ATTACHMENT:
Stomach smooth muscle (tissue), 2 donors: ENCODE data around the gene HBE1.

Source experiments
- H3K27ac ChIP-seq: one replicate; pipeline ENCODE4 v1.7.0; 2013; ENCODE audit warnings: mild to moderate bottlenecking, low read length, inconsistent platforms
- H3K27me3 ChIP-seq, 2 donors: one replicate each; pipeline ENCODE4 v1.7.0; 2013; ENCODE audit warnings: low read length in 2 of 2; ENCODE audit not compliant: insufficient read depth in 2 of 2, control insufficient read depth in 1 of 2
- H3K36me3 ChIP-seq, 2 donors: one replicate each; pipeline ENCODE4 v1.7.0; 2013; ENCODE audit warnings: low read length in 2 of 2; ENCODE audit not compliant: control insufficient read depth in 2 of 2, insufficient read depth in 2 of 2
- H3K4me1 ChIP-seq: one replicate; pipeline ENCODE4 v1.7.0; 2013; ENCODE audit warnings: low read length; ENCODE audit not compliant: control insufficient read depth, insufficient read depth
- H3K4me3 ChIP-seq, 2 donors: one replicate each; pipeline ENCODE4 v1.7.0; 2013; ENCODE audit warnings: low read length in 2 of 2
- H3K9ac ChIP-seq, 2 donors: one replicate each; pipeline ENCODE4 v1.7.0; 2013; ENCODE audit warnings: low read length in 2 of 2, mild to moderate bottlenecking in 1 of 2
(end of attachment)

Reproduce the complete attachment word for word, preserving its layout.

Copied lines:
Stomach smooth muscle (tissue), 2 donors: ENCODE data around the gene HBE1.

Source experiments
- H3K27ac ChIP-seq: one replicate; pipeline ENCODE4 v1.7.0; 2013; ENCODE audit warnings: mild to moderate bottlenecking, low read length, inconsistent platforms
- H3K27me3 ChIP-seq, 2 donors: one replicate each; pipeline ENCODE4 v1.7.0; 2013; ENCODE audit warnings: low read length in 2 of 2; ENCODE audit not compliant: insufficient read depth in 2 of 2, control insufficient read depth in 1 of 2
- H3K36me3 ChIP-seq, 2 donors: one replicate each; pipeline ENCODE4 v1.7.0; 2013; ENCODE audit warnings: low read length in 2 of 2; ENCODE audit not compliant: control insufficient read depth in 2 of 2, insufficient read depth in 2 of 2
- H3K4me1 ChIP-seq: one replicate; pipeline ENCODE4 v1.7.0; 2013; ENCODE audit warnings: low read length; ENCODE audit not compliant: control insufficient read depth, insufficient read depth
- H3K4me3 ChIP-seq, 2 donors: one replicate each; pipeline ENCODE4 v1.7.0; 2013; ENCODE audit warnings: low read length in 2 of 2
- H3K9ac ChIP-seq, 2 donors: one replicate each; pipeline ENCODE4 v1.7.0; 2013; ENCODE audit warnings: low read length in 2 of 2, mild to moderate bottlenecking in 1 of 2